Alternate Show Interpretation: The 2005 Broadway revival, in which all of the characters are portrayed as inmates enacting the events in a madhouse.
The 2012 West End production gave a Setting Update by placing the show in the 1930s.
Alternative Character Interpretation: All over the place. Toby, for one. As the role is vocally demanding, adults are often cast in the part, which makes for the question of whether Toby is a kid or a mentally disabled man. For that note, the motives of the Beadle are ambiguous, whether he's a psychopath who's as bad as the judge or just a police officer who sincerely believes the judge is a good man. Then there's the matter of whether Anthony is a romantic hero who saves Johanna from the Judge or if he's a creepy stalker (though he's definitely a major step-up from Judge Turpin).
Johanna can also be interpreted as genuinely in love with Anthony or just using him as a means to escape the Judge. The 2007 film, for example, went with the latter.
Judge Turpin, of all people, gets one depending on whether his song "Johanna" removed or not (that being said, it is so often removed foragoodreason). This song shows that he actually tried to resist the temptation Johanna was causing and even seems to imply that she was his Morality Pet. "Johanna, Johanna, I treasured you in innocence and loved you like a daughter".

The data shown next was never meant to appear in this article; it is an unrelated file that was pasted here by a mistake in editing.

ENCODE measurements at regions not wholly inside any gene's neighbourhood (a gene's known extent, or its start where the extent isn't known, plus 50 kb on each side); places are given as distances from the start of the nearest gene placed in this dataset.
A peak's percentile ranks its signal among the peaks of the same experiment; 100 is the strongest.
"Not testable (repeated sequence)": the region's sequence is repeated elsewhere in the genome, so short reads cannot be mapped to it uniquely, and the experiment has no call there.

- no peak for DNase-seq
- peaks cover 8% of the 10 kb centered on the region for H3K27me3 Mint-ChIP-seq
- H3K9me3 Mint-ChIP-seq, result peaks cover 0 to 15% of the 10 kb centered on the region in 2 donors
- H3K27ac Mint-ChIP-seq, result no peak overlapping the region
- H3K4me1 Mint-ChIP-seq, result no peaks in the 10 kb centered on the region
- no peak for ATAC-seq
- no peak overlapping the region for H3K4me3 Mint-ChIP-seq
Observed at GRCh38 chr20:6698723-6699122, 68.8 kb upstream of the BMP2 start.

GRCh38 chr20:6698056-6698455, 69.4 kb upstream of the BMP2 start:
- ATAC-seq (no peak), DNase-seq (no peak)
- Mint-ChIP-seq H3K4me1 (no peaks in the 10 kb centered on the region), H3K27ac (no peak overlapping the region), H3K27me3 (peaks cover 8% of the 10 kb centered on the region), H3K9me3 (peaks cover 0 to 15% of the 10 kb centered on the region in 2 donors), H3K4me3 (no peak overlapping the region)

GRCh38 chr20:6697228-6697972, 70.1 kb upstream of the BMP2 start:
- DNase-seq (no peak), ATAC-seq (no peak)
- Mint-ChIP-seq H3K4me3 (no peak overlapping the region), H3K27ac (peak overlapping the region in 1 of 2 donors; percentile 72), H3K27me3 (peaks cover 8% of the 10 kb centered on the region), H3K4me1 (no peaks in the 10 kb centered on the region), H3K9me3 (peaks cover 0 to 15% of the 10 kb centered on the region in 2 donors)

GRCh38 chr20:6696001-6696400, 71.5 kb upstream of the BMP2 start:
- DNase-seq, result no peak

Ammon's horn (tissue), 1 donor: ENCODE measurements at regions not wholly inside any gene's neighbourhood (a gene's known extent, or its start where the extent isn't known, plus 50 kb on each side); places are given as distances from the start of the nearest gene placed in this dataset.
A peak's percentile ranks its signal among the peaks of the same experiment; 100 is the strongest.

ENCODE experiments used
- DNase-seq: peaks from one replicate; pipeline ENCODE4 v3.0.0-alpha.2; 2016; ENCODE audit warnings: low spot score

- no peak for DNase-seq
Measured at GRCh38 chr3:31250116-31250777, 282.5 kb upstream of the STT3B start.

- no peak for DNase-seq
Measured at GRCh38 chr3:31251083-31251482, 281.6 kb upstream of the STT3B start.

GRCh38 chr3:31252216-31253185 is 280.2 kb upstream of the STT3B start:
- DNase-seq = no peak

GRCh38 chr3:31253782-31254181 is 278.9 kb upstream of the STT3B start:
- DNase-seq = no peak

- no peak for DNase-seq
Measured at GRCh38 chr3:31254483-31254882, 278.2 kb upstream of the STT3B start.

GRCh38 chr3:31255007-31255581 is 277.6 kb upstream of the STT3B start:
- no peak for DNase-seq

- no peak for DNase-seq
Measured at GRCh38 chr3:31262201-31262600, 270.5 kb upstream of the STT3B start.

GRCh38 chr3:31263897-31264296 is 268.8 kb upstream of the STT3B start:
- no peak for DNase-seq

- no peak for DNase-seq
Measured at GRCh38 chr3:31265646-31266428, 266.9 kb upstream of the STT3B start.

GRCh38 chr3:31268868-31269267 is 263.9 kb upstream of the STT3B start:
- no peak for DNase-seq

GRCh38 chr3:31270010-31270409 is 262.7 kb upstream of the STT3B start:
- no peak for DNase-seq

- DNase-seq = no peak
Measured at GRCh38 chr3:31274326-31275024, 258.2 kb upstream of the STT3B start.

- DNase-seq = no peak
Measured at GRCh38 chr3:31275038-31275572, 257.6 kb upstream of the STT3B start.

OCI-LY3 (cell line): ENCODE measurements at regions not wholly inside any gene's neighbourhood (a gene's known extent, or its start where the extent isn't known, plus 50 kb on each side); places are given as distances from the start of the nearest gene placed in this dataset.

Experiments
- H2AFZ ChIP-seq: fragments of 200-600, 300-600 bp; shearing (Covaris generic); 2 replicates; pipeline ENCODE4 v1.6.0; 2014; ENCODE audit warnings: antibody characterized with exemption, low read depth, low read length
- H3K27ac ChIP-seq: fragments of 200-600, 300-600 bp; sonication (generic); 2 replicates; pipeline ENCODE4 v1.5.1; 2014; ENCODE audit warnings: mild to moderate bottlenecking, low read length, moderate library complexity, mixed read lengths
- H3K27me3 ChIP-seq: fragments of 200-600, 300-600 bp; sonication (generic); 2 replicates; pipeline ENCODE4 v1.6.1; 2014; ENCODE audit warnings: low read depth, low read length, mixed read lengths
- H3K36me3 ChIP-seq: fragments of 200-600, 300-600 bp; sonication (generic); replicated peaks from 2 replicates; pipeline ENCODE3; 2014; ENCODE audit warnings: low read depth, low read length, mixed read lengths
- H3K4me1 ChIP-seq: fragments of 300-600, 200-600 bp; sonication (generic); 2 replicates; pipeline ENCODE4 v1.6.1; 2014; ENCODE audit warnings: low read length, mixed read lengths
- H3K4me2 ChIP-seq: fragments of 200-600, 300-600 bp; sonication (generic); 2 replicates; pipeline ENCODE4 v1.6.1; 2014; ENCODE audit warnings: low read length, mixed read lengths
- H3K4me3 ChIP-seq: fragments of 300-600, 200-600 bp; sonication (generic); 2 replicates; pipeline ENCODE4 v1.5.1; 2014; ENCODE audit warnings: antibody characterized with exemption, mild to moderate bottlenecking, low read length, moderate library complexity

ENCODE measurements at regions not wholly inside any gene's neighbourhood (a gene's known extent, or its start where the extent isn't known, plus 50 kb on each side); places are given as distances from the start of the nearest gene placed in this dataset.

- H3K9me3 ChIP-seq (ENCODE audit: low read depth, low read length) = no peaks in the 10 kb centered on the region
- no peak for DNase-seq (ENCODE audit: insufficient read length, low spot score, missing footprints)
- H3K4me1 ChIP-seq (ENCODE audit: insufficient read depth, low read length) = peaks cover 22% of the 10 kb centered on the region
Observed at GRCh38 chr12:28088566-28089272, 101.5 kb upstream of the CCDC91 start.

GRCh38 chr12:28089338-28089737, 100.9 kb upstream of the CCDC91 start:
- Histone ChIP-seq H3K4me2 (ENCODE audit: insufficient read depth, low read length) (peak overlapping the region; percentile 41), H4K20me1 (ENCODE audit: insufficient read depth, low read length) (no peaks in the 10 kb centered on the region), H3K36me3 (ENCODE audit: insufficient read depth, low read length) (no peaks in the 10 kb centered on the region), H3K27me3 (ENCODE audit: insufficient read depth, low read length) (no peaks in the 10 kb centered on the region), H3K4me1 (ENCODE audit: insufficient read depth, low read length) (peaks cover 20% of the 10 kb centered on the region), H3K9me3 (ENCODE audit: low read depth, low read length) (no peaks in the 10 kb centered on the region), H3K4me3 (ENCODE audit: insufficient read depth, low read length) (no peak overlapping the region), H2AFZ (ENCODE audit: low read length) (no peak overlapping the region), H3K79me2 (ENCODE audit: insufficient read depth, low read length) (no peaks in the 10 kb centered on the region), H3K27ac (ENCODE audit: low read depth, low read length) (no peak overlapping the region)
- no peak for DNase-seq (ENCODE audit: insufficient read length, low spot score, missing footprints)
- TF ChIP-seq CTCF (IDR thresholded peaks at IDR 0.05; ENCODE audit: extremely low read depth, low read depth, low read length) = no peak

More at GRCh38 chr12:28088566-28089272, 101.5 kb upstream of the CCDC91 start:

Does Mrs. Lovett genuinely care about Toby or just as uninterested in him as she is with everyone else other than Sweeney?
The 2014 concert hinted that Toby might be romantically interested in Mrs. Lovett and additionally featured a scene where the Beadle hits on her.
Awesome Music: "The Ballad of Sweeney Todd", "Epiphany", and "A Little Priest", just to name a few. Well... really the entire song list (given the right cast) but bonus points go to "Johanna (Reprise)".
Deliberate Values Dissonance: The judge's sentencing of a young boy to hanging, though he is a four-time offender. The musical obviously wants to criticise atrocities committed in the name of the law that were acceptable back then, as children were treated the same way as adults. This is noticeably shortened to one previous offense in the film to make it even worse.
Ear Worm: Just try to get ANY of the songs out of your head after viewing the theater or movie version. It's bloody impossible (but delightfully so).
Ho Yay: In the movie, there seem to be overtones of this between Beadle Bamford and Judge Turpin. Mostly coming from Bamford's end, though it IS kinda odd that he seems to spend so much time with the judge...
Notably, in the stage musical it's made clear in the reprise in The Barber and His Wife that both Turpin and Bamford have a thing for Lucy. In the movie, however, the lyrics are changed so that only the Judge's affections are mentioned.
Toby's pat-a-cake-pat-a-cake at the end, Judge Turpin, The tooth pulling scene (in the original), the 2005 revival.